ANSTO launches deep technology incubator

Illustration of ANSTO's Innovation Precinct. Source:

The Australia’s Nuclear Science and Technology Organisation (ANSTO) has launched Nandin – a deep technology incubator part of ANSTO’s Innovation Precinct in Southern Sydney.

The incubator, named Nandin, is intended to bring entrepreneurs, startups and small and medium businesses together to embrace challenge-based innovation, design solutions and take science and technology-based products and services to market.

Nandin’s opening is part of broader plans for the ANSTO Innovation Precinct in Lucas Heights, NSW, which aims to foster close engagement between Australian scientists and both local and international businesses.

Nandin has been created from the learning of European leaders in this space, with Dr Markus Nordberg from CERN talking at the launch about the challenges and successes of nuclear science and application of design thinking.

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ANSTO’s CEO, Dr Adi Paterson, said he was excited to see what Nandin can contribute to the domestic and international science community.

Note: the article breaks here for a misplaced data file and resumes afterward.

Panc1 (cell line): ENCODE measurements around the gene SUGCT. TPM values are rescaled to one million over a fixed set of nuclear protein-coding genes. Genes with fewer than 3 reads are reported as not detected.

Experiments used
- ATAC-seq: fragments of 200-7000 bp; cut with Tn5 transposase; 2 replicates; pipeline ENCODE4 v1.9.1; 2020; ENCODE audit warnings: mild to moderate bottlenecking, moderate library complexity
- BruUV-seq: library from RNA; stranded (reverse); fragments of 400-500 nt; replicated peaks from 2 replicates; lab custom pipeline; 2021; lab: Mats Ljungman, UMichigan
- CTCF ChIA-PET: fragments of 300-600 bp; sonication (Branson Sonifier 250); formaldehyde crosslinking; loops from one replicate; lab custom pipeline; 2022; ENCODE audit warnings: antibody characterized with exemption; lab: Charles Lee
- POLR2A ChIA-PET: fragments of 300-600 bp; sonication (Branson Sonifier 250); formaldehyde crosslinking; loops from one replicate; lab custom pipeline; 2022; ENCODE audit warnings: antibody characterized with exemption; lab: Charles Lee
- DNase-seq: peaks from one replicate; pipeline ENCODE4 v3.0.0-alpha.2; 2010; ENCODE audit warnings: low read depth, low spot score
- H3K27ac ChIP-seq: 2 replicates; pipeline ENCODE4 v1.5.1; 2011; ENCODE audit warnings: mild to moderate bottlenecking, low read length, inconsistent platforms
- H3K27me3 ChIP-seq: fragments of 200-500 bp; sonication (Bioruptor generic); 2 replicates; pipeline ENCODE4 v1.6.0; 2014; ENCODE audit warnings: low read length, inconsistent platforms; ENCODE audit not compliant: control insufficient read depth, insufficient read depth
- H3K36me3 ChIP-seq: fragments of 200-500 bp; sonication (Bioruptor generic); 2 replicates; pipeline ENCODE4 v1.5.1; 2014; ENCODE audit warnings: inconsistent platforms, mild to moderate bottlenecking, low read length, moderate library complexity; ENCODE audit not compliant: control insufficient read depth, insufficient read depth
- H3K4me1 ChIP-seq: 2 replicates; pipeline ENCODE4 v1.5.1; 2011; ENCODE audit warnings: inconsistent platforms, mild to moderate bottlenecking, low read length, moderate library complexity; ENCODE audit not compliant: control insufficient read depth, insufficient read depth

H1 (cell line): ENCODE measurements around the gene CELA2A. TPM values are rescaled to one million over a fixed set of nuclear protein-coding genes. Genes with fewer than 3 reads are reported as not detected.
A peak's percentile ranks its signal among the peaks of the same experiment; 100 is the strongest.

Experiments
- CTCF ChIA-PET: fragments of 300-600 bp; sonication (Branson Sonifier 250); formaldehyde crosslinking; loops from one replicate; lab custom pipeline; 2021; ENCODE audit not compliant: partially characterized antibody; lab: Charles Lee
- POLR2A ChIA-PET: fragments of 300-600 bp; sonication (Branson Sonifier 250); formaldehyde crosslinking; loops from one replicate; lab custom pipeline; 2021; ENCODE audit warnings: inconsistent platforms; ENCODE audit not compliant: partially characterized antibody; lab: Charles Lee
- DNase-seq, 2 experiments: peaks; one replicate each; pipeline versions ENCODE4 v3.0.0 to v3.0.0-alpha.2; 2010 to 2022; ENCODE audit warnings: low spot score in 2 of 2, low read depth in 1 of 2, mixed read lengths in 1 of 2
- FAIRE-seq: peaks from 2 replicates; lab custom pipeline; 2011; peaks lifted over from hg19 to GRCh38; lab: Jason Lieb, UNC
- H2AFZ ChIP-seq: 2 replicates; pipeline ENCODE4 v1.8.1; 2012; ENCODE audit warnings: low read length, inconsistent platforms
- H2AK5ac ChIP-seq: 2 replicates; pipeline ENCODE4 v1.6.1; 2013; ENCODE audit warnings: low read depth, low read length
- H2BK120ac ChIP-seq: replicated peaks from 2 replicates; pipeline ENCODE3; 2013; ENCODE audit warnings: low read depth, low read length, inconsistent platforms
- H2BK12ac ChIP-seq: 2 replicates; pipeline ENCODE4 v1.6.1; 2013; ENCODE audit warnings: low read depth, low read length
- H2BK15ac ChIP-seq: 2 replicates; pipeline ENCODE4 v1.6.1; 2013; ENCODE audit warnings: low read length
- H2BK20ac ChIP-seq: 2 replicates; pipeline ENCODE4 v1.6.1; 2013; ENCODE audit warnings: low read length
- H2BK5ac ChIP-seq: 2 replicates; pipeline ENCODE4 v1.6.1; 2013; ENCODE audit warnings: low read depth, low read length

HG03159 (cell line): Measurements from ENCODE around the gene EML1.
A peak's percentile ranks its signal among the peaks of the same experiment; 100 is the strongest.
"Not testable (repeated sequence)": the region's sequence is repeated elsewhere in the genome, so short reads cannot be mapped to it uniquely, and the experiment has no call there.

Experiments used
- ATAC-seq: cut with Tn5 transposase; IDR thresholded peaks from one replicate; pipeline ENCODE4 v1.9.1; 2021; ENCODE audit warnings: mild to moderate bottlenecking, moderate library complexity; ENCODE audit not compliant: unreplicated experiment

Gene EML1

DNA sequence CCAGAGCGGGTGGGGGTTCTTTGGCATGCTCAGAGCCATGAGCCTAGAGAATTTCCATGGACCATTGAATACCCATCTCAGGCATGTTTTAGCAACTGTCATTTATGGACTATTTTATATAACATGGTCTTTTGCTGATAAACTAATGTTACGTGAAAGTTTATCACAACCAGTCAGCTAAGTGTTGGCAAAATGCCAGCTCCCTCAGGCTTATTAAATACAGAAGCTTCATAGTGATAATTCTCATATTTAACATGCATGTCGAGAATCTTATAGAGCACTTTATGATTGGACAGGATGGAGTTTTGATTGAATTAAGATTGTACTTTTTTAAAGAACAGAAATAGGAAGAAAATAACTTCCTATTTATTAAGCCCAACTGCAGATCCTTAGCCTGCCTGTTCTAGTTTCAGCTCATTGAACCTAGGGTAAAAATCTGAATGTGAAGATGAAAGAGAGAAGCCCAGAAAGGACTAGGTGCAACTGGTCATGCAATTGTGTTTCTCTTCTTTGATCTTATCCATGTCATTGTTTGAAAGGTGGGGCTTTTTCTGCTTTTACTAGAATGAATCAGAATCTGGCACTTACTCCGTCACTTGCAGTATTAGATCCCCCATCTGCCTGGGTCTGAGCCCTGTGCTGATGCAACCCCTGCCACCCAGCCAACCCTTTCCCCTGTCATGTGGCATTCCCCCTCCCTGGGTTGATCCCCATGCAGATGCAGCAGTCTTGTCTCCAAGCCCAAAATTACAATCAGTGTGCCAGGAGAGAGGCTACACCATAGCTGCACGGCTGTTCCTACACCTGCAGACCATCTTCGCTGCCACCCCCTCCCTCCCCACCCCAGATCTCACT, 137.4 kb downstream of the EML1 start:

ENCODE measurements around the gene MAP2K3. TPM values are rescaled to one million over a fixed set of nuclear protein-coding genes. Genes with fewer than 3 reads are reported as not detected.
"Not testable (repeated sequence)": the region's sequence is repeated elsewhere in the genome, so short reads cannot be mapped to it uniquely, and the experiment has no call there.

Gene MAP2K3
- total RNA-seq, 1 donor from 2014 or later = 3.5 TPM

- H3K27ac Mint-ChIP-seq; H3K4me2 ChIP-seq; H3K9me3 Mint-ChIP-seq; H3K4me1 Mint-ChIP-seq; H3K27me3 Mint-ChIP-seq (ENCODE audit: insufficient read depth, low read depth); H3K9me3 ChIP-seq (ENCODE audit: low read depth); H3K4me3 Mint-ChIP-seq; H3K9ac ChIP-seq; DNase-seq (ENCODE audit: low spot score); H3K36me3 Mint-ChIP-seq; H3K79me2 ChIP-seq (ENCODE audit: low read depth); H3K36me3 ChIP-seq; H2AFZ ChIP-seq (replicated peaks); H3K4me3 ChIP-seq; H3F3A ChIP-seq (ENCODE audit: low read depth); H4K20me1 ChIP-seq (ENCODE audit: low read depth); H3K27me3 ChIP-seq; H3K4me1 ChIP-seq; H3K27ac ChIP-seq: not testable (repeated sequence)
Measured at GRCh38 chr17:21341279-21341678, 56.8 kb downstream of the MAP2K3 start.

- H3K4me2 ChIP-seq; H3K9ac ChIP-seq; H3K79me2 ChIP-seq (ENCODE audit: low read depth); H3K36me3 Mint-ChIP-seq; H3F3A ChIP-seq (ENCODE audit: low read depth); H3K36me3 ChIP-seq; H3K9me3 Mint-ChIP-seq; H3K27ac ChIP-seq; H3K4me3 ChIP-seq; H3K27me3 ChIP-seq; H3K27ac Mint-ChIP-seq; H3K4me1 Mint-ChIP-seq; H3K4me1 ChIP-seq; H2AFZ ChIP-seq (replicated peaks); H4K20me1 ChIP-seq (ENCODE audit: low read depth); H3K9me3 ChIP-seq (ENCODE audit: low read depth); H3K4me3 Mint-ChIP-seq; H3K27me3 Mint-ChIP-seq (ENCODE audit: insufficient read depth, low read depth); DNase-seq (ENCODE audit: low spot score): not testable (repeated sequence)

“I am proud to today officially open Nandin – the first of its kind facility in Australia, enabling great minds to collaborate, innovate and move closer to overcoming the challenges we currently face,” Dr Paterson said.

“Nandin will create linkages between a variety of organisations, academics and scientists, to utilise all the possibilities of nuclear sciences.”

The name Nandin comes from the Dharawal language and means to look ahead. The hub is located on land believed to have been used as a meeting place for Aboriginal groups.

Dr Paterson was joined at the launch by Dr Markus Nordberg, Head of Development and Innovation from CERN – an organisation established in 1954 with a mission to perform world-class research and unite people from all over the world to push the frontiers of science and technology, for the benefit of all.

“It has been a privilege to have Dr Nordberg here today to share his insights on IdeaSquare, a space that brings people together to generate new ideas, the concept from which Nandin was born,” said Dr Paterson.

“International partnerships with organisations like CERN provide invaluable global connections that will help us to find innovative ideas and solutions to solve problems sooner and with more efficiency.”

Dr Paterson presented the six Nandin members with a ceremonial glass brick to acknowledge them as “foundation” members.

“The ANSTO Innovation Precinct will deliver research solutions for industry to enhance innovation, focused on the areas of health, advanced manufacturing, industry, agriculture, food and nutrition,” he said.

“It will position Southern Sydney at the heart of innovation in Australia, and as Nandin is so closely connected to our local community – providing invaluable access to world class researchers and technology.